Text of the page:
Friday, November 6, 2009

Reality Check on Fort Hood

What do Boston, Seattle, or El Paso have in common with the United States Army? If every single person in any of those cities were in uniform, had sworn allegiance to uphold the constitution, and were trained they would be equivalent in number to that service branch. Looking at the armed forces as a whole, the equivalency would be Philadelphia.

On 6/6/07, we had 1,372,905 people under arms. The Army alone accounted for 510,024 of that number. Thus do we arrive at the comparative numbers. This is out of a population of 300,000,000 declared on that same date. Interestingly, we find the total prison population on the same date to be 1,487.940 and take note that we had more incarcerated than in uniform.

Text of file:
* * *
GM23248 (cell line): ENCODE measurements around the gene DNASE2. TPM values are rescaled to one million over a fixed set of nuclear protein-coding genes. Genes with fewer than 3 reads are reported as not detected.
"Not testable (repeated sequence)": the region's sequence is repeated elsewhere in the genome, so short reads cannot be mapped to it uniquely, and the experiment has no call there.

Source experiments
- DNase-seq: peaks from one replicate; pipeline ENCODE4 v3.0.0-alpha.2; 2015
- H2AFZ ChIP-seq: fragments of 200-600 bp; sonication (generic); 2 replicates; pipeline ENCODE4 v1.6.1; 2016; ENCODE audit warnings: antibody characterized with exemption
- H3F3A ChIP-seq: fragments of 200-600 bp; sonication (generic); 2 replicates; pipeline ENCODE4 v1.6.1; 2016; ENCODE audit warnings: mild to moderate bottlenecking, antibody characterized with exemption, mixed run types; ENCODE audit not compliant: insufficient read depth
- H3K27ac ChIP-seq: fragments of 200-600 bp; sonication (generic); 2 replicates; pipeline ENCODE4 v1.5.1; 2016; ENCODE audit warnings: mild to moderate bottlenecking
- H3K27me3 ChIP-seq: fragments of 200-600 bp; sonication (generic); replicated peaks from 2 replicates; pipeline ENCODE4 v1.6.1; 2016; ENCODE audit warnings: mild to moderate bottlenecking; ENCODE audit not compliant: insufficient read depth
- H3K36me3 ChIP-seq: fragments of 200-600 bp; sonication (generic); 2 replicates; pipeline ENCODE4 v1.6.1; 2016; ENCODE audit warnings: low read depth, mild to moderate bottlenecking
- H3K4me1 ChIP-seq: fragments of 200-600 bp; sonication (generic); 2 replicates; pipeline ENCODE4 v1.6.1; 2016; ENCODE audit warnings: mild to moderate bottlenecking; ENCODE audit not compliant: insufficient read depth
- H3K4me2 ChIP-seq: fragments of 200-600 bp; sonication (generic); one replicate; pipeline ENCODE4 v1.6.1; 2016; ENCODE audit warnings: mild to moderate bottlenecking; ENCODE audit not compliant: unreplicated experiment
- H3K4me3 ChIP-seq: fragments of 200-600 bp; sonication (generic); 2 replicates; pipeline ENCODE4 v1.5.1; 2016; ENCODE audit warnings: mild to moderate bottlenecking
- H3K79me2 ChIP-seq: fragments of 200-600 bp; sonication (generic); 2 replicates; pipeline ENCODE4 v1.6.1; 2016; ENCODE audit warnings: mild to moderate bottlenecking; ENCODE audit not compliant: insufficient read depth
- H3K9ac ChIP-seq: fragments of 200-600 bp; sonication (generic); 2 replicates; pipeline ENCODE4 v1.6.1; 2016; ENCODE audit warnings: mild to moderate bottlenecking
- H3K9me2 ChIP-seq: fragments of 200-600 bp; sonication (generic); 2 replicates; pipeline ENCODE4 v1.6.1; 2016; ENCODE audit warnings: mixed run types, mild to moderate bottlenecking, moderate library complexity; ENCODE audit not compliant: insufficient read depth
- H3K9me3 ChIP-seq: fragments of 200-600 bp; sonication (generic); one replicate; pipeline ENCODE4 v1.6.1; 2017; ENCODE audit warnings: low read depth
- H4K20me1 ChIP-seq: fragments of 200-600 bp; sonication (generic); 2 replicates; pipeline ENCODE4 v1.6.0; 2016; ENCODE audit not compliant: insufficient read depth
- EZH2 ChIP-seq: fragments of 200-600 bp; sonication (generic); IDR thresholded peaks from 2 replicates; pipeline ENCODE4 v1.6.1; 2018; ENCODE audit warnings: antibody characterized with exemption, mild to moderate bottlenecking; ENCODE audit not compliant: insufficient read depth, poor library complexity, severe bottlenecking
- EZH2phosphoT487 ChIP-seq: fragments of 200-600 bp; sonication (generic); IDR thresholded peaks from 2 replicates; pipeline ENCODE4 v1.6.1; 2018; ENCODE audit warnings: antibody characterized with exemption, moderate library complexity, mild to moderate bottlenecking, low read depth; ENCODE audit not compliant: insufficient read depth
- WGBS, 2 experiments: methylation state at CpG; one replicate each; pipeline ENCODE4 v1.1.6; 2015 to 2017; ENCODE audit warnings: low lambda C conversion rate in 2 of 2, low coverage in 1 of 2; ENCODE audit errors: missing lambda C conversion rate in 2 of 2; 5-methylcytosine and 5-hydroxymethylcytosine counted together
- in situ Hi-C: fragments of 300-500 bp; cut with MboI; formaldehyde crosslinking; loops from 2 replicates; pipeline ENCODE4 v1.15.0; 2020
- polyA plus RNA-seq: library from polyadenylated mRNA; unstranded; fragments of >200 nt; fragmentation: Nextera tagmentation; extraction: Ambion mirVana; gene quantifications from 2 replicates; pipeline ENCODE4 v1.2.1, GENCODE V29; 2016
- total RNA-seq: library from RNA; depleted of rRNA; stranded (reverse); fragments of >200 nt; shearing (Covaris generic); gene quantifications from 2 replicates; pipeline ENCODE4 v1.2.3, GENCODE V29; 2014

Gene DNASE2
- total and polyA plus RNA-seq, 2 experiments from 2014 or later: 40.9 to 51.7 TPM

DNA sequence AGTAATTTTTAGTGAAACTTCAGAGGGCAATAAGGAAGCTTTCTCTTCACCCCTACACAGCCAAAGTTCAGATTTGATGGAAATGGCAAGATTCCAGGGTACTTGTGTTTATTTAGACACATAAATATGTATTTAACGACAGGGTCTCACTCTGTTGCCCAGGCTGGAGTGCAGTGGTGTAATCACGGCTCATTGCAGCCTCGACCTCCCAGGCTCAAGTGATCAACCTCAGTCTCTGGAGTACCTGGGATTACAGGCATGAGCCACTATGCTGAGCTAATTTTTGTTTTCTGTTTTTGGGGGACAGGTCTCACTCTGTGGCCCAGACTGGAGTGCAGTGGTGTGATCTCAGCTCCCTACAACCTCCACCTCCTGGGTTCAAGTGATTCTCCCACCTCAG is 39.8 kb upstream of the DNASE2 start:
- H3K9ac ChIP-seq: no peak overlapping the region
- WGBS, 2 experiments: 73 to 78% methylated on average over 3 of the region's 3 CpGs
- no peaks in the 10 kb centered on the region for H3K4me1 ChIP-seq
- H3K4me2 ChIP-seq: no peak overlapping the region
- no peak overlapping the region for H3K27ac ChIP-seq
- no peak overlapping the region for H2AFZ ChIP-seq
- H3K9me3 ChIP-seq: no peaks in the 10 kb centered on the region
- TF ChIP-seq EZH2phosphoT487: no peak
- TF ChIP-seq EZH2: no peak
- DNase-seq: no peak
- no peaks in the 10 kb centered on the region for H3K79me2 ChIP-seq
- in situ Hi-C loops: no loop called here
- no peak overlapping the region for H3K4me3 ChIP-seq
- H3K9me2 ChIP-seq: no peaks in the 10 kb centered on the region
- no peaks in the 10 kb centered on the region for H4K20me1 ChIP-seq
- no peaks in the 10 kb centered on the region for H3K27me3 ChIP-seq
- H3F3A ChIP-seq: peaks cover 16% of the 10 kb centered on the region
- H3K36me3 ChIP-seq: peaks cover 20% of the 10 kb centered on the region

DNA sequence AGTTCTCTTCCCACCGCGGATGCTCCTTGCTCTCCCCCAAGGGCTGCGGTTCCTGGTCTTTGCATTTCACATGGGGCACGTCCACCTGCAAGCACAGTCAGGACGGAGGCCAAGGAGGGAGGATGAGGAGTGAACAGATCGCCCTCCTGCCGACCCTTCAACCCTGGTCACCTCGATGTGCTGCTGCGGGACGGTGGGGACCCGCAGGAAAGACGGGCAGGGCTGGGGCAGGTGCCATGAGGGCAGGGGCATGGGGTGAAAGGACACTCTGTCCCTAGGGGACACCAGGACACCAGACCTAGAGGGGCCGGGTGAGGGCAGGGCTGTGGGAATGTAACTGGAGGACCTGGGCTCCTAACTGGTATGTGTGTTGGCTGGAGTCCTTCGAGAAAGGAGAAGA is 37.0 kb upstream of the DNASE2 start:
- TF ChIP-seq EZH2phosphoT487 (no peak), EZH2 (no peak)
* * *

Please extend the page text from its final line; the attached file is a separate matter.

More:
Both categories represent less than .5% of the population. One person in 600 is in service or in prison. May we then conclude that in the one case all are noble defenders of freedom and dedicated law abiding citizens and the other are hardened law breakers with little regard for society? In short, no! In both cases there is no 100% certainty that each individual represents the group. It is certain that although most have rightfully been found guilty of a crime, there are no doubt some who have also been falsely imprisoned. Also it is true that the finest of screening does not always result in a proper sorting of bad apples in the military. If that were the case, we could dispense with the Uniform Code of Military Justice. In each circumstance, blanket condemnation or endorsement, is inappropriate.

Veterans of military service constitute a number well in excess of 20 million in the United States. Former prisoners are far less quantifiable but should be reasonably assumed to equal at least half that number or, 10 million.